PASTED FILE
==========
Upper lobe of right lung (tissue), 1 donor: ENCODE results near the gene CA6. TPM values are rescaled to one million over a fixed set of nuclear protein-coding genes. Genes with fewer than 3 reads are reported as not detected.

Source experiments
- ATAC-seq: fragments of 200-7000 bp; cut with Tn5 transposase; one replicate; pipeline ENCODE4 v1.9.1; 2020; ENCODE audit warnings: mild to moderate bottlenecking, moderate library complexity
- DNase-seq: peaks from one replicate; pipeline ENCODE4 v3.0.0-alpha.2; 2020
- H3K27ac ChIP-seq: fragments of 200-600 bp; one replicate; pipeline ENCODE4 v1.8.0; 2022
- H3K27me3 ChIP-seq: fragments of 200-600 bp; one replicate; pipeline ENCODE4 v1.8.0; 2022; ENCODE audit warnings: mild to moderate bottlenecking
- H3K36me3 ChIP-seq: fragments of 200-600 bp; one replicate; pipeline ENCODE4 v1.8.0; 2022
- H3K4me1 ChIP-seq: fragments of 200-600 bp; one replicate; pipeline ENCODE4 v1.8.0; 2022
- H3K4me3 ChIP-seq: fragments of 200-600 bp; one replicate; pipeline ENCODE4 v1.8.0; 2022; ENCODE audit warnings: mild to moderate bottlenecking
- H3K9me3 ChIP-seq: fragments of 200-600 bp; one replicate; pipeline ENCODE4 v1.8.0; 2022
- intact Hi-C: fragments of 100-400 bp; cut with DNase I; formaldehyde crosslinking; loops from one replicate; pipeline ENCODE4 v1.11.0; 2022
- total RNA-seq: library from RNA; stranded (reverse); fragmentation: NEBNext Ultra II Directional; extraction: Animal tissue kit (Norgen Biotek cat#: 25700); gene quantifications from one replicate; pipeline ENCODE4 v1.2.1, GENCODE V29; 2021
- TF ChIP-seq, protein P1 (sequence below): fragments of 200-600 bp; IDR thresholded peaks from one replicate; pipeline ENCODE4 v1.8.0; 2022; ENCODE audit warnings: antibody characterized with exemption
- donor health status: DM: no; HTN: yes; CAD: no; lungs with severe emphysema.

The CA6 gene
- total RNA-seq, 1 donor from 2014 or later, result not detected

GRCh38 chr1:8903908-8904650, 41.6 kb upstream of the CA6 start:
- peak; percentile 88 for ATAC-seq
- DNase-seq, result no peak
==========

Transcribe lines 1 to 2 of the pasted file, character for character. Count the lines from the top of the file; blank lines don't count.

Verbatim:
Upper lobe of right lung (tissue), 1 donor: ENCODE results near the gene CA6. TPM values are rescaled to one million over a fixed set of nuclear protein-coding genes. Genes with fewer than 3 reads are reported as not detected.

Source experiments